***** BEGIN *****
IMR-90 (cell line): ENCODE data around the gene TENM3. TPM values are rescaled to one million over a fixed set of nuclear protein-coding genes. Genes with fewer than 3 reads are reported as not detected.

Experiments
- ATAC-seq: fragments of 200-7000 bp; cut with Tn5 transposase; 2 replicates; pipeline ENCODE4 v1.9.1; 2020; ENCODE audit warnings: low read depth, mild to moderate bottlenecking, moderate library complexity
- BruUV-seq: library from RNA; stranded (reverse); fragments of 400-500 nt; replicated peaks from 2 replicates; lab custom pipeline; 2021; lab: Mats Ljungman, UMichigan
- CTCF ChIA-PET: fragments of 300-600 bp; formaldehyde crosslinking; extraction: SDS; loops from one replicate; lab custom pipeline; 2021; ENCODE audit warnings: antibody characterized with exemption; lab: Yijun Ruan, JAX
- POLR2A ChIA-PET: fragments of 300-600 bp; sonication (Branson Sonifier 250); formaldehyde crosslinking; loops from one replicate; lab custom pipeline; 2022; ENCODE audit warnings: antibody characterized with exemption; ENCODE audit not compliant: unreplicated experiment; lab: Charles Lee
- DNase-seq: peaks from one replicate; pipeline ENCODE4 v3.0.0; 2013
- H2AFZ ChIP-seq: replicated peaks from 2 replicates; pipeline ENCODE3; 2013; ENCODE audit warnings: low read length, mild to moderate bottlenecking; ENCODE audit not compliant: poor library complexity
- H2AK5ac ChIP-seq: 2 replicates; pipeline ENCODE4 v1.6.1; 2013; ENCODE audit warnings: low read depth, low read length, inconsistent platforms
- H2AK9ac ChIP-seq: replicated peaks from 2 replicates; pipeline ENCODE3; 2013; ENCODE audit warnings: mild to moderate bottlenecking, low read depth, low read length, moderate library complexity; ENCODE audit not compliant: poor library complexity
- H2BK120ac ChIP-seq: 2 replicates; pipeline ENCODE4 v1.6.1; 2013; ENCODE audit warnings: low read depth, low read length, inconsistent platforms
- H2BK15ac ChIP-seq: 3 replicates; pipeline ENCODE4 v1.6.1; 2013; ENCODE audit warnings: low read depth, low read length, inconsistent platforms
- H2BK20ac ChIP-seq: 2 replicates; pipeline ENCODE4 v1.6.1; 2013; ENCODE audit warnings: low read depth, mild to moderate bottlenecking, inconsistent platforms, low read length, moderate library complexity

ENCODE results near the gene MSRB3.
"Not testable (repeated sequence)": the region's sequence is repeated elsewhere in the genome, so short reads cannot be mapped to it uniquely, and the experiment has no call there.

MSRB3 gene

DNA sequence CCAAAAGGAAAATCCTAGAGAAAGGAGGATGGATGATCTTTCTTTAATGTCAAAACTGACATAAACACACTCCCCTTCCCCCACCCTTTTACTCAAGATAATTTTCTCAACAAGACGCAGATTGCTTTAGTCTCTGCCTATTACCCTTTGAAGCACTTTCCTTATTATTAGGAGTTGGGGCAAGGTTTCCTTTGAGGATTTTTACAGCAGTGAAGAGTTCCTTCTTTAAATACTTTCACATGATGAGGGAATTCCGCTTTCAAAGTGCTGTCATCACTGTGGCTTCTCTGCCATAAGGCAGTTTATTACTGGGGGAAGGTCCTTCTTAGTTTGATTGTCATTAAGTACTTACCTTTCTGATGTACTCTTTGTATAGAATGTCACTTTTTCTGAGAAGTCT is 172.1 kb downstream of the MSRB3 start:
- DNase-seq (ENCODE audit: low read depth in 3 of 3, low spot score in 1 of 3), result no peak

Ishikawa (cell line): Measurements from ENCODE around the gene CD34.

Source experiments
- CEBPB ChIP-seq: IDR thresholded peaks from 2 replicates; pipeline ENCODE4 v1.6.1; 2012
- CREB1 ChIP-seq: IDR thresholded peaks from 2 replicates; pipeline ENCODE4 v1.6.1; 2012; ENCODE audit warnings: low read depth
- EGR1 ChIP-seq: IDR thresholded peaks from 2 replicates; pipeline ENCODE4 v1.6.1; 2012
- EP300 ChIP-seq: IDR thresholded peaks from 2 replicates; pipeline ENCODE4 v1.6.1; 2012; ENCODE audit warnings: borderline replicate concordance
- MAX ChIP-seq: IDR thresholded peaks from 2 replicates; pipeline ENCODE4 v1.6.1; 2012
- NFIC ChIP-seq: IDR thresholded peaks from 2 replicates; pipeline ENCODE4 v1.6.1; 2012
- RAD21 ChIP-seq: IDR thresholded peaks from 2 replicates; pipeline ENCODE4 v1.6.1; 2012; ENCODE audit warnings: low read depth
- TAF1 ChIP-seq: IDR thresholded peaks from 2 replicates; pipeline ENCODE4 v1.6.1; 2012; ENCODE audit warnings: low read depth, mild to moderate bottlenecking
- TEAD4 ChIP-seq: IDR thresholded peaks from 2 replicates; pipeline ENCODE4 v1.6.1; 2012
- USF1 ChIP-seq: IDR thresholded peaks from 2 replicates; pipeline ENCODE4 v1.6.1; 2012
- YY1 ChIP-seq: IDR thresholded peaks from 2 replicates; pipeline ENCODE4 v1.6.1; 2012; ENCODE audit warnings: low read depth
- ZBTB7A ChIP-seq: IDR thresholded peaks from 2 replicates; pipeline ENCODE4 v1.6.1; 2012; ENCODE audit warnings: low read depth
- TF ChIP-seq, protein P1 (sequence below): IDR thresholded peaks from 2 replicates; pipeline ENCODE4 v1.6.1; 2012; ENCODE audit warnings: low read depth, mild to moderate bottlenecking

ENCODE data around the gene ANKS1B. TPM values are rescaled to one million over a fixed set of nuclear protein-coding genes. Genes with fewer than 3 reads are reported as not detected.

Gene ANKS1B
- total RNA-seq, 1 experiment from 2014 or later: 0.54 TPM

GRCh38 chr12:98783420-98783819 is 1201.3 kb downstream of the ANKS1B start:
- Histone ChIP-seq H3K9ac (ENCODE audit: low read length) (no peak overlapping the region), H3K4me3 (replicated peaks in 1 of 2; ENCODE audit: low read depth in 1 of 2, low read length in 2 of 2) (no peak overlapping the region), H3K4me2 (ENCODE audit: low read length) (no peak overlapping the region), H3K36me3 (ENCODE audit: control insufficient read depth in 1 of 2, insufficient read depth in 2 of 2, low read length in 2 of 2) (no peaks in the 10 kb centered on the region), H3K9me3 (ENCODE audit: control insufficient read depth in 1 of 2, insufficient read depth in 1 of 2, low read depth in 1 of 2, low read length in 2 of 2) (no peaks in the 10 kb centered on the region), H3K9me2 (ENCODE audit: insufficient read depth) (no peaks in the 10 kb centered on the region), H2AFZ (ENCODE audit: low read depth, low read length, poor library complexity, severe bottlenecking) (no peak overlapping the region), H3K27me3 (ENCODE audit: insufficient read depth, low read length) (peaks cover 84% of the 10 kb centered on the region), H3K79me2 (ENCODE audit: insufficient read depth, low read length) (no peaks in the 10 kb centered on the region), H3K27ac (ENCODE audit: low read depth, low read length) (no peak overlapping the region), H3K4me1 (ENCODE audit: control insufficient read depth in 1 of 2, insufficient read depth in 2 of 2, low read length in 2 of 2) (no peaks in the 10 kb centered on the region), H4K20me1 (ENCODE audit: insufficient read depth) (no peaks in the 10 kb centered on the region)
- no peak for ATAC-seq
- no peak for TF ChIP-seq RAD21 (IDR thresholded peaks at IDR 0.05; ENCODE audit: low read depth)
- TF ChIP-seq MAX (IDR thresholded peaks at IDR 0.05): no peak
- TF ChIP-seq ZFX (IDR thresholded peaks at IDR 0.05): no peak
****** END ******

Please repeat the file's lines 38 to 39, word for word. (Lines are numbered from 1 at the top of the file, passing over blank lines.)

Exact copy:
- Histone ChIP-seq H3K9ac (ENCODE audit: low read length) (no peak overlapping the region), H3K4me3 (replicated peaks in 1 of 2; ENCODE audit: low read depth in 1 of 2, low read length in 2 of 2) (no peak overlapping the region), H3K4me2 (ENCODE audit: low read length) (no peak overlapping the region), H3K36me3 (ENCODE audit: control insufficient read depth in 1 of 2, insufficient read depth in 2 of 2, low read length in 2 of 2) (no peaks in the 10 kb centered on the region), H3K9me3 (ENCODE audit: control insufficient read depth in 1 of 2, insufficient read depth in 1 of 2, low read depth in 1 of 2, low read length in 2 of 2) (no peaks in the 10 kb centered on the region), H3K9me2 (ENCODE audit: insufficient read depth) (no peaks in the 10 kb centered on the region), H2AFZ (ENCODE audit: low read depth, low read length, poor library complexity, severe bottlenecking) (no peak overlapping the region), H3K27me3 (ENCODE audit: insufficient read depth, low read length) (peaks cover 84% of the 10 kb centered on the region), H3K79me2 (ENCODE audit: insufficient read depth, low read length) (no peaks in the 10 kb centered on the region), H3K27ac (ENCODE audit: low read depth, low read length) (no peak overlapping the region), H3K4me1 (ENCODE audit: control insufficient read depth in 1 of 2, insufficient read depth in 2 of 2, low read length in 2 of 2) (no peaks in the 10 kb centered on the region), H4K20me1 (ENCODE audit: insufficient read depth) (no peaks in the 10 kb centered on the region)
- no peak for ATAC-seq